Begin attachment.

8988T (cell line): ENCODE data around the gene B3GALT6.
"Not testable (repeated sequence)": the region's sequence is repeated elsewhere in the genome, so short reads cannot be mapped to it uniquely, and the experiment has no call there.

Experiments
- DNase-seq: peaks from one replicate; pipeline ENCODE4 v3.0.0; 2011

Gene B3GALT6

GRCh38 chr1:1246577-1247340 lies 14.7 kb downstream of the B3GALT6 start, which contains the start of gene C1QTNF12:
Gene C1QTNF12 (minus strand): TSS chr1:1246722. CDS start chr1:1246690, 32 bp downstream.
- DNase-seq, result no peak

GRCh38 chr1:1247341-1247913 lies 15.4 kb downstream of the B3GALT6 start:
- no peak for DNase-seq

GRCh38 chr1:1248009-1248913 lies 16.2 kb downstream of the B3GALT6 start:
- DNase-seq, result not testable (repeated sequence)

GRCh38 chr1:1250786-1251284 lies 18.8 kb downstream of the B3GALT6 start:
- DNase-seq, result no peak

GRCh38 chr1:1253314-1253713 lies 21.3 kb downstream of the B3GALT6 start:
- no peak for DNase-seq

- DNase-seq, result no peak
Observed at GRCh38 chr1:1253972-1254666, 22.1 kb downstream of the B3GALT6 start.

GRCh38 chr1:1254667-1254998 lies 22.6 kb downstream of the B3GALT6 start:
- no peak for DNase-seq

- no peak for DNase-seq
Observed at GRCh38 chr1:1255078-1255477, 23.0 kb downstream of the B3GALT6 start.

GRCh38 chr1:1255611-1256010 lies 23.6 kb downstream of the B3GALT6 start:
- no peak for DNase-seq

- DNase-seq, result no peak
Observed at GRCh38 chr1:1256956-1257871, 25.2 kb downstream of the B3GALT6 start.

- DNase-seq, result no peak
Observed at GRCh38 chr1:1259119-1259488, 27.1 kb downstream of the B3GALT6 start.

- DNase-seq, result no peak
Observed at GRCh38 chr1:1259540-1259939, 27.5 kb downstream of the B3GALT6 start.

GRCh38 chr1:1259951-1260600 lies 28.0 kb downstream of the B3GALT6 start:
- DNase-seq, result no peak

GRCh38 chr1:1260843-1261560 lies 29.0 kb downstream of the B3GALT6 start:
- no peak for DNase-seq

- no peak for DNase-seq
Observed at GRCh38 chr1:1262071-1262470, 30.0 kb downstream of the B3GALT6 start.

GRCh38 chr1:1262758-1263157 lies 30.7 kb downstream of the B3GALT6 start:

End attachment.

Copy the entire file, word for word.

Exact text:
8988T (cell line): ENCODE data around the gene B3GALT6.
"Not testable (repeated sequence)": the region's sequence is repeated elsewhere in the genome, so short reads cannot be mapped to it uniquely, and the experiment has no call there.

Experiments
- DNase-seq: peaks from one replicate; pipeline ENCODE4 v3.0.0; 2011

Gene B3GALT6

GRCh38 chr1:1246577-1247340 lies 14.7 kb downstream of the B3GALT6 start, which contains the start of gene C1QTNF12:
Gene C1QTNF12 (minus strand): TSS chr1:1246722. CDS start chr1:1246690, 32 bp downstream.
- DNase-seq, result no peak

GRCh38 chr1:1247341-1247913 lies 15.4 kb downstream of the B3GALT6 start:
- no peak for DNase-seq

GRCh38 chr1:1248009-1248913 lies 16.2 kb downstream of the B3GALT6 start:
- DNase-seq, result not testable (repeated sequence)

GRCh38 chr1:1250786-1251284 lies 18.8 kb downstream of the B3GALT6 start:
- DNase-seq, result no peak

GRCh38 chr1:1253314-1253713 lies 21.3 kb downstream of the B3GALT6 start:
- no peak for DNase-seq

- DNase-seq, result no peak
Observed at GRCh38 chr1:1253972-1254666, 22.1 kb downstream of the B3GALT6 start.

GRCh38 chr1:1254667-1254998 lies 22.6 kb downstream of the B3GALT6 start:
- no peak for DNase-seq

- no peak for DNase-seq
Observed at GRCh38 chr1:1255078-1255477, 23.0 kb downstream of the B3GALT6 start.

GRCh38 chr1:1255611-1256010 lies 23.6 kb downstream of the B3GALT6 start:
- no peak for DNase-seq

- DNase-seq, result no peak
Observed at GRCh38 chr1:1256956-1257871, 25.2 kb downstream of the B3GALT6 start.

- DNase-seq, result no peak
Observed at GRCh38 chr1:1259119-1259488, 27.1 kb downstream of the B3GALT6 start.

- DNase-seq, result no peak
Observed at GRCh38 chr1:1259540-1259939, 27.5 kb downstream of the B3GALT6 start.

GRCh38 chr1:1259951-1260600 lies 28.0 kb downstream of the B3GALT6 start:
- DNase-seq, result no peak

GRCh38 chr1:1260843-1261560 lies 29.0 kb downstream of the B3GALT6 start:
- no peak for DNase-seq

- no peak for DNase-seq
Observed at GRCh38 chr1:1262071-1262470, 30.0 kb downstream of the B3GALT6 start.

GRCh38 chr1:1262758-1263157 lies 30.7 kb downstream of the B3GALT6 start: